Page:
“The Knick” has wrapped up its first season, and I have a review of the finale coming up just as soon as your colon has to go as well…
“What have I done?” -Thack
“Crutchfield” did a nice job of bringing the major stories of the season to a boil, mostly while linking them to the series' larger questions about scientific and social progress.
“The Knick” is set in a time when modern medicine became, well, modern, and in some ways we can see how the work that Thack and Edwards (and, for that matter, Cornelia) are doing ties neatly with how medicine is practiced today. But this was an age of experimentation, which brought many, many misguided follies for every brilliant success, and we see that in action as so many of the characters' circumstances go from bad to worse.
Most obvious of these is Thack being taken to a primitive drug rehab facility after his mania inspires him to perform an experimental, unsound, fatal transfusion – using his own cocaine-riddled blood! – on a little girl. Placed in the care of Dr. Hackett – himself a dashing trailblazer in the Thackery mode – John is escorted to a lovely private room, where Hackett extols the virtues of Bayer's new wonder drug that should eliminate the misery of withdrawal…
… and it's heroin(*).
(*) Specifically, “Heroin,” which was an actual Bayer product intended to be a non-addictive alternative to morphine. Whoops.
In a season filled with plenty of quackery – including the bogus liniment that a desperate Thack offered to endorse last week in exchange for some coke – this is by far the quack-iest, and yet it was something that many doctors and and a major drug manufacturer actually believed in at the time.
Similarly, look at the treatment of poor Eleanor Gallinger, whose doctor(**) sounds wholly sane and reasonable as he explains to Everett why he removed all of Eleanor's teeth. If surgeons of the time were fumbling around in the metaphorical dark, psychiatrists were trying to find answers with their eyes shut and ears and noses plugged; so little was understood about mental health that many strange, terrifying ideas were tried on patients in no position to know better, or do anything to avoid being guinea pigs.
(**) Played by John Hodgman, in an era that's finally appropriate for his mustache.
Not every bad-to-worse story of “Crutchfield” was specifically medicine-related, though I suppose Barrow did need to have his groin treated after being abused for the final time by Bunky Collier. But in going to Ping Wu to escape his debt – which allowed Steven Soderbergh to flex his “Haywire” muscles with a brief but memorable action sequence – our resident weasel has elected for his own cocaine-to-heroin transition.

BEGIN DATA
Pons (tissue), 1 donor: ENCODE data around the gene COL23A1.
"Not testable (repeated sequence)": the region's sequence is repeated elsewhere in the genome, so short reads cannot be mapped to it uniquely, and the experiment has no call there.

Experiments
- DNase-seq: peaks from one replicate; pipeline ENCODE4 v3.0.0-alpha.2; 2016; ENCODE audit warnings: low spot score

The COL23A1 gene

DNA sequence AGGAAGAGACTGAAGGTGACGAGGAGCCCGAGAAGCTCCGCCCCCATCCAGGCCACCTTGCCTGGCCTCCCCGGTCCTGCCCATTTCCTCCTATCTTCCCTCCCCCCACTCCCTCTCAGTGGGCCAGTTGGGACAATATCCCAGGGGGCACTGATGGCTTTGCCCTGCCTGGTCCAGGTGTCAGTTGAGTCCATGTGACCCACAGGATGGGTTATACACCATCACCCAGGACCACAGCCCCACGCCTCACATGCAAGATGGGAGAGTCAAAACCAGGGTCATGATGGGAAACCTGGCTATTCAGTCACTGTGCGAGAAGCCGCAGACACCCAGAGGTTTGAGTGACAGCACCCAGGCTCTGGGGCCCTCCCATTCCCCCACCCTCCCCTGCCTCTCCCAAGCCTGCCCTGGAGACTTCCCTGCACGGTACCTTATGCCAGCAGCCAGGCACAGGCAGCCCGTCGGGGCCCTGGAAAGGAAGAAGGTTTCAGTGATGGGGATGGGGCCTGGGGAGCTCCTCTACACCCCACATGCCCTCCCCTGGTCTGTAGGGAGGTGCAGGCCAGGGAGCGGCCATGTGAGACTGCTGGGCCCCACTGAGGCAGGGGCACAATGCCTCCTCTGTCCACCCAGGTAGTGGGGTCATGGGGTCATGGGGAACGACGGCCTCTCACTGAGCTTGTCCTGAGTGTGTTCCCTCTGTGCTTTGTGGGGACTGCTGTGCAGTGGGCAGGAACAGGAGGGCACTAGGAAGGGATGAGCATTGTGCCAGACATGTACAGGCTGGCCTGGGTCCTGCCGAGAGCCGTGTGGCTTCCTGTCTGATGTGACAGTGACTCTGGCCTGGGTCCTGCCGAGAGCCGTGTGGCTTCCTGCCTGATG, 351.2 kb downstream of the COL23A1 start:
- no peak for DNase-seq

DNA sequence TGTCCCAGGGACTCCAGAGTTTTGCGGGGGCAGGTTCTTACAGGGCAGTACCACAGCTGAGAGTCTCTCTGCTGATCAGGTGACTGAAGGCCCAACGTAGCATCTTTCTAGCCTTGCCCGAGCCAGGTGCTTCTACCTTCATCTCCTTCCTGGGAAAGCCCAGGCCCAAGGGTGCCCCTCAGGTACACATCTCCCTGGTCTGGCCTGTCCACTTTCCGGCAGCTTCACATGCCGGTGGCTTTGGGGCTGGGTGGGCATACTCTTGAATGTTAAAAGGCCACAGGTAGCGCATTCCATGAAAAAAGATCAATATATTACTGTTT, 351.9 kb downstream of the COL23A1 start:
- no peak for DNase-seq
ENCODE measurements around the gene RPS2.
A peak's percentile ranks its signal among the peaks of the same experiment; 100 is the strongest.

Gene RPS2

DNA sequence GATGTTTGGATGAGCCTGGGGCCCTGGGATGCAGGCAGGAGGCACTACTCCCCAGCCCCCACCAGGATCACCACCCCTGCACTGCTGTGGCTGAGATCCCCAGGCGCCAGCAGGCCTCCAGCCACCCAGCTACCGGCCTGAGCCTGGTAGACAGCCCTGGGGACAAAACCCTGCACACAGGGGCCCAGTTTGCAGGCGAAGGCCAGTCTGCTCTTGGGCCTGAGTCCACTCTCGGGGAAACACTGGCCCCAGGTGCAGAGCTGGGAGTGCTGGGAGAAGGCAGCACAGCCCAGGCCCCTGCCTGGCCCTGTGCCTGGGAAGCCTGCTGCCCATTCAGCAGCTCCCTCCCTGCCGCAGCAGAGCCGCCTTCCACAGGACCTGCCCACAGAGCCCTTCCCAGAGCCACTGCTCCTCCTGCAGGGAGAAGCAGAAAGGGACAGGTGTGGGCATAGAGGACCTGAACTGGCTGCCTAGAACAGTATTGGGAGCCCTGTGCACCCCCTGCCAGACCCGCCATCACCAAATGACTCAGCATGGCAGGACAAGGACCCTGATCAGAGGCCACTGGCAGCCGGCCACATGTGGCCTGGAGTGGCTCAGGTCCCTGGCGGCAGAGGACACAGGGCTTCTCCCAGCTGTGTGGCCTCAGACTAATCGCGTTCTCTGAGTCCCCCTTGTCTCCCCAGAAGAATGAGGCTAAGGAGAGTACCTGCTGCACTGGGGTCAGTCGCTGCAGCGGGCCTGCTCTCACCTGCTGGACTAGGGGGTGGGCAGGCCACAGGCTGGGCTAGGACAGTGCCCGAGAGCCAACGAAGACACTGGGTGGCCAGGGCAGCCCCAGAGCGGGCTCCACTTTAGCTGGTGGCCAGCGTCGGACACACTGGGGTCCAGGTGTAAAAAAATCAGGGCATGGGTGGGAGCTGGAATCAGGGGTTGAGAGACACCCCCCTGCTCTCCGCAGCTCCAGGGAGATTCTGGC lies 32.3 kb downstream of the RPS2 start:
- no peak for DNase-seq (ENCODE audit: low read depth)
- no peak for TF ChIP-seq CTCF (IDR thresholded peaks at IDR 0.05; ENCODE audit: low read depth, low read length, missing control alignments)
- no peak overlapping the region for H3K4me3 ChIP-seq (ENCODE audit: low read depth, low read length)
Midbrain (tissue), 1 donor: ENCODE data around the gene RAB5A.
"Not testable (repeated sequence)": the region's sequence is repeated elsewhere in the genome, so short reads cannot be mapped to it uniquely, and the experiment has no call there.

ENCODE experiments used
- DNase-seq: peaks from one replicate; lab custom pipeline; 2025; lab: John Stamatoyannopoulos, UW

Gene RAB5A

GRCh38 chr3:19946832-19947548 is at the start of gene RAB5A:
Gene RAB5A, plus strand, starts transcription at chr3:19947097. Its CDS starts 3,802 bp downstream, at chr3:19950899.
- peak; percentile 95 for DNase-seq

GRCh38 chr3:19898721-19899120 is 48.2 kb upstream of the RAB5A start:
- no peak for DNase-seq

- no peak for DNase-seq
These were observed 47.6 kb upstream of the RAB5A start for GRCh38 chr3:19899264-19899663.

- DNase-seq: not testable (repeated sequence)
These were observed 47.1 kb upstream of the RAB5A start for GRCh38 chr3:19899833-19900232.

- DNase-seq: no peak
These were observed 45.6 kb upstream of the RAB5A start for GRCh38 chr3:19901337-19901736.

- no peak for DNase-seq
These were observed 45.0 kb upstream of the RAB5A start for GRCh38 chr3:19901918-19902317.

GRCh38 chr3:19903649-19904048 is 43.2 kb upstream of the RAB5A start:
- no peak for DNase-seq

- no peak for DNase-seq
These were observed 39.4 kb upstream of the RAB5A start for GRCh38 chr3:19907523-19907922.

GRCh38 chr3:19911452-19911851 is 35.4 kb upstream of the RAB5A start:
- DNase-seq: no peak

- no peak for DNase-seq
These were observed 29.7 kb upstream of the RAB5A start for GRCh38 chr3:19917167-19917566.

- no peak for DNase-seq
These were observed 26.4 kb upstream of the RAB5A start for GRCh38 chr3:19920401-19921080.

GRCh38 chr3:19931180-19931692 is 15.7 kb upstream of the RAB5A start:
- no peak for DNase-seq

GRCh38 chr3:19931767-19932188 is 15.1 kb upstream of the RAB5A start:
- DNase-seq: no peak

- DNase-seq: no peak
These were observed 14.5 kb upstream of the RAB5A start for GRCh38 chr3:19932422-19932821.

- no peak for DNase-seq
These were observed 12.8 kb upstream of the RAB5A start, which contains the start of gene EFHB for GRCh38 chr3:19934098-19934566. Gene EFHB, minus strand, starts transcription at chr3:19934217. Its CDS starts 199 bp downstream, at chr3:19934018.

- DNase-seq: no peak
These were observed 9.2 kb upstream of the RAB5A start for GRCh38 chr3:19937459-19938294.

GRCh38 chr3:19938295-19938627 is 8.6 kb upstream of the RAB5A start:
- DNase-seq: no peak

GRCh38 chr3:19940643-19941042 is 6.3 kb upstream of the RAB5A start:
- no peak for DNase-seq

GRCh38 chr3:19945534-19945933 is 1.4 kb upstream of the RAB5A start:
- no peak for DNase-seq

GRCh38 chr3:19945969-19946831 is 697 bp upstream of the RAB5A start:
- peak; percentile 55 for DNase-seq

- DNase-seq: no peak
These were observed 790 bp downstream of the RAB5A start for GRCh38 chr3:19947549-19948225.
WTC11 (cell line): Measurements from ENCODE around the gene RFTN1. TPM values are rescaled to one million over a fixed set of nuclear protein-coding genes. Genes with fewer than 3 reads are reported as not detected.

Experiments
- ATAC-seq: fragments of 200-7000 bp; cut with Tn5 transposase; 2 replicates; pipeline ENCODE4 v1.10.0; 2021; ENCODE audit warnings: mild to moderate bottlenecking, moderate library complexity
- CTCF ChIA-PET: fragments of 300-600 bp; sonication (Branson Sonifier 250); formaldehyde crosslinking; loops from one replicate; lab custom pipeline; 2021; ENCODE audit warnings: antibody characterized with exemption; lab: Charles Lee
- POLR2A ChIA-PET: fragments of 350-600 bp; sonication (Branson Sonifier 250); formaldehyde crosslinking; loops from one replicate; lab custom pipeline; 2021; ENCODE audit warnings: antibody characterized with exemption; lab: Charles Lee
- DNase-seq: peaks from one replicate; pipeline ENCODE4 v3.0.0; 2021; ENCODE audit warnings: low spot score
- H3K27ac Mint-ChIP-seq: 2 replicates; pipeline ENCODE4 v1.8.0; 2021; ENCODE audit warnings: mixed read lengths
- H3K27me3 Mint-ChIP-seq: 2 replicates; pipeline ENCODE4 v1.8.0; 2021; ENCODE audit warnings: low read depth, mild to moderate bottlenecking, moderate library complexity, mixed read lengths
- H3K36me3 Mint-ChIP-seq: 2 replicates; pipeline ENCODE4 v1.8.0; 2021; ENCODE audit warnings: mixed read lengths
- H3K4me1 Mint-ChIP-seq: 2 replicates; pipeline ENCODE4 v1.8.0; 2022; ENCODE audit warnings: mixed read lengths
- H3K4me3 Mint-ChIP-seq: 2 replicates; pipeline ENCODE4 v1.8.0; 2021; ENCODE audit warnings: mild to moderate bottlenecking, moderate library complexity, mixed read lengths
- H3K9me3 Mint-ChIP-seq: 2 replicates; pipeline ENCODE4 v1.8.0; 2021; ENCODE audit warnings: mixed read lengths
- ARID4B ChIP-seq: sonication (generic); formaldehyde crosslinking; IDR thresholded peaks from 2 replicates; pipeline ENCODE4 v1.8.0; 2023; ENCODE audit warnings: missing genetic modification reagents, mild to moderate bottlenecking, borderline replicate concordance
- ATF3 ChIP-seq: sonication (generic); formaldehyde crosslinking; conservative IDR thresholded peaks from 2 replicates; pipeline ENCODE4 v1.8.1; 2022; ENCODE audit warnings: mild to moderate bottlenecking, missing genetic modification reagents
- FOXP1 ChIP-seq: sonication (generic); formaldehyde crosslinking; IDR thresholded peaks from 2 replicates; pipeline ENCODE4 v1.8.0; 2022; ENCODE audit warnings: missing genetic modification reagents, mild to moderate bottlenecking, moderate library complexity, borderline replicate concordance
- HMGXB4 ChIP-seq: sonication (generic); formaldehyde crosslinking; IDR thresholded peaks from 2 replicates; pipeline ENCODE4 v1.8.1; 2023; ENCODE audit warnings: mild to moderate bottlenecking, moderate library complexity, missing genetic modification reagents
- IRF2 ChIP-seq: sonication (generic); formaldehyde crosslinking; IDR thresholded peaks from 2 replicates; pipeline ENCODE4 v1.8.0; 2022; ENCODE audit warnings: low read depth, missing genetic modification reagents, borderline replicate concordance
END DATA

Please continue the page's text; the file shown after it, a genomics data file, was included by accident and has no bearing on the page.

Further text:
And with Cornelia now off in a marriage she doesn't particularly want – and with a father-in-law she really doesn't want – there's no one to block the vote to shutter the Knick's current location and move uptown. Based on how everything else works in “Crutchfield,” I'm guessing we will not return in season 2 to find the Knick North running smoothly and with a high profit margin.
Story-wise, this first season had its bumps and sluggish periods, but things rounded into satisfying form by the end, particularly in the ways that different stories intersected. Barrow's constant money troubles never much interested me until Ping Wu got involved, for instance, while Sister Harriet and Cleary's abortion business lined up neatly (and powerfully) with Cornelia's situation. And every aspect of Thack's life collided and fell apart over these last couple of weeks, with Lucy very belatedly opening her eyes to what the cocaine was doing to him, even as Bertie got to feel betrayed by both his mentor and the woman he thought he loved.
My hope is that the season 2 storylines will feel more compelling on their own, rather than just being a Soderbergh delivery system. But if that's all the show ever turns out to be, I'm okay with that, too, because Soderbergh is doing so many interesting things with the show he shoots and edits these episodes. (I wrote about this a couple of weeks ago in relation to the withdrawal episode.) TV has long been a writers' medium, and I think the format overall is better-served by great writing than by great direction. But this new trend of having directors handle most or all of a season – Soderbergh here, Cary Fukunaga on “True Detective,” David Lynch on the upcoming “Twin Peaks” revival – is a really fascinating one. The ideal is to have a show with consistently memorable writing and direction – “Breaking Bad” being the most obvious example – and if not every show can achieve that balance, it's not a bad thing to have some shows that lean overly toward the director's end of things.
Story-wise, “The Knick” is like a lot of shows I've seen before. Directing-wise, though, it was special.
What did everybody else think of both the finale and season 1 as a whole?
Alan Sepinwall may be reached at firstname.lastname@example.org